Income tax considerations for cancelled credit card debt
If your credit card debt has been canceled or forgiven, you likely (and understandably) think that you will no longer have to deal with it. Unfortunately, that may not be the case. Under federal income tax filing guidelines, credit card debt that been eliminated through cancellation or forgiveness is considered taxable income.
Specifically, taxpayers who receive a 1099-C form from a creditor must pay taxes on that cancelled debt, unless they can prove to the IRS that the debt was discharged through bankruptcy or that they were insolvent at the time of the cancellation.
One common issue with 1099-Cs is that they often contain errors or are in regard to debt that was cancelled years ago. Some taxpayers have reported receiving 1099-Cs for the same debt. And attempts to resolve the errors are often tedious and ultimately fruitless.
If you are in this situation, you are not alone. According to IRS projections, creditors will send 6.4 million 1099-C forms to taxpayers in 2012, a significant increase from the 3.9 million forms that were sent in 2010. In addition, it is estimated that the country’s six largest credit card companies wrote off more than $75 billion in uncollectible balances in 2009 and 2010, as debtors struggled with the aftermath of the economic recession.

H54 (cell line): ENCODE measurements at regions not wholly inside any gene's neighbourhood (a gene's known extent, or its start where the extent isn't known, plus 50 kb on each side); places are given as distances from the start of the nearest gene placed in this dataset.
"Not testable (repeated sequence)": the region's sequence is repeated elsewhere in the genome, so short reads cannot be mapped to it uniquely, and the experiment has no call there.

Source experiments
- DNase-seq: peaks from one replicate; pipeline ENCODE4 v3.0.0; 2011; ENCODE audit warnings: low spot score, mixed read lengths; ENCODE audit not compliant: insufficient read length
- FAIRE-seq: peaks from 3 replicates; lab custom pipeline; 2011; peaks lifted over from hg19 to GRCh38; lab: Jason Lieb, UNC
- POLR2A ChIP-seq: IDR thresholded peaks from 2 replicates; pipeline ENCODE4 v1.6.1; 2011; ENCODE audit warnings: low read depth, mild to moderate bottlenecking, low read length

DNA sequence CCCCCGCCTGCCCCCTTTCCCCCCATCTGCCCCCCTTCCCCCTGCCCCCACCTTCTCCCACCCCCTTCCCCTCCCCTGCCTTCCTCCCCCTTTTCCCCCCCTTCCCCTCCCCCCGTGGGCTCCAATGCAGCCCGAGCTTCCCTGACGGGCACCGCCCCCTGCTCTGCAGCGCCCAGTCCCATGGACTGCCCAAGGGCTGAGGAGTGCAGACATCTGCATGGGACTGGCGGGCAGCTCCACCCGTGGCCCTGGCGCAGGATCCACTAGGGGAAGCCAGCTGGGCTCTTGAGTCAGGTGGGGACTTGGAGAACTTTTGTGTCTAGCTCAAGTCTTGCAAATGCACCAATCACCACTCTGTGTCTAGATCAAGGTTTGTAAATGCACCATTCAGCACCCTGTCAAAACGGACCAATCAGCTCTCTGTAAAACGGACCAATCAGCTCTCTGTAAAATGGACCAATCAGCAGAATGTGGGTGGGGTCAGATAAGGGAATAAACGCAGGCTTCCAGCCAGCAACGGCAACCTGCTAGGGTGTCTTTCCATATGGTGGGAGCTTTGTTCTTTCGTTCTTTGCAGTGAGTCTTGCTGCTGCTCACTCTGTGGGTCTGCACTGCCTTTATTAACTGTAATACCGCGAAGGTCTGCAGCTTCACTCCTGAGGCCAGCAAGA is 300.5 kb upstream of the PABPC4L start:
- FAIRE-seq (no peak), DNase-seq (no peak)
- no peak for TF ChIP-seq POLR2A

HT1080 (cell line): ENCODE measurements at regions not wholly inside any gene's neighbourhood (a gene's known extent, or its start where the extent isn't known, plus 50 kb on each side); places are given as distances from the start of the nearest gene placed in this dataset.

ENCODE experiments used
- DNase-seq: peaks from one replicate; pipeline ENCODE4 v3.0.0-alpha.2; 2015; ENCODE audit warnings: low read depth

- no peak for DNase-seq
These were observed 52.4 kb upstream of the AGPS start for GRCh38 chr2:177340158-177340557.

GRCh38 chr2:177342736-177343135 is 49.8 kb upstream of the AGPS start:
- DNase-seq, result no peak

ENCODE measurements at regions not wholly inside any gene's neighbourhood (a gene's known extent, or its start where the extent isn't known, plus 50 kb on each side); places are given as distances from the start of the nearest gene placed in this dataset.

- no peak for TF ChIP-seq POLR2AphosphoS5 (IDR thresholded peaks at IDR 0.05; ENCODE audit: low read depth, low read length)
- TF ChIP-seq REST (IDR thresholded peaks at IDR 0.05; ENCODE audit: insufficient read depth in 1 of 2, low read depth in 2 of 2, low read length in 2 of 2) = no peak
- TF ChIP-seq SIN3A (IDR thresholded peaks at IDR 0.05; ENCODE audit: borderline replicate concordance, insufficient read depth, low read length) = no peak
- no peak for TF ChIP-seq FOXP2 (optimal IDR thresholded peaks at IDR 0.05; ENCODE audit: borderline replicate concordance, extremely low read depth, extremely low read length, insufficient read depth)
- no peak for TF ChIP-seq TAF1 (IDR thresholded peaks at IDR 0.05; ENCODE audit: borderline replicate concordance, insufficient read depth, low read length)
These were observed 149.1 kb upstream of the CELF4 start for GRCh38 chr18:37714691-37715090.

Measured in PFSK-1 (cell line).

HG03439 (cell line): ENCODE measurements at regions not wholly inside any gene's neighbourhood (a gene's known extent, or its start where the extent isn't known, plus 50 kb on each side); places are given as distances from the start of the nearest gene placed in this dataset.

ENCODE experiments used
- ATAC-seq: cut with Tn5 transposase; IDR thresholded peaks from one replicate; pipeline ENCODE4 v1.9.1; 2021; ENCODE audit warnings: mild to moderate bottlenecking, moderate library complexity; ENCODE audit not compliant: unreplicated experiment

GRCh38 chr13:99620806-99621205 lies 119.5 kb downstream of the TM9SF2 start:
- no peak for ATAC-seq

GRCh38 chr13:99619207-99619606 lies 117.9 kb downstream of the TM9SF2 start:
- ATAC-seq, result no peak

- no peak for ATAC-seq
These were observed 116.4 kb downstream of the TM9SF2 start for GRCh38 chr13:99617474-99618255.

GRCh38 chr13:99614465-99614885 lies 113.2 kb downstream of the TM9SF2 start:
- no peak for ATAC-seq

Under a current tax exemption, homeowners are not required to pay taxes on cancelled mortgage debt for a principal residence if that debt was forgiven in a foreclosure, short sale or loan modification. However, that exemption is scheduled to expire at the end of 2012, and unless Congress takes action, residents of Georgia and other states in which foreclosure rates are high could find themselves in an even more precarious financial situation.
Source: USA Today, “Canceled credit card debts come back to haunt taxpayers,” Sandra Block, Mar. 4, 2012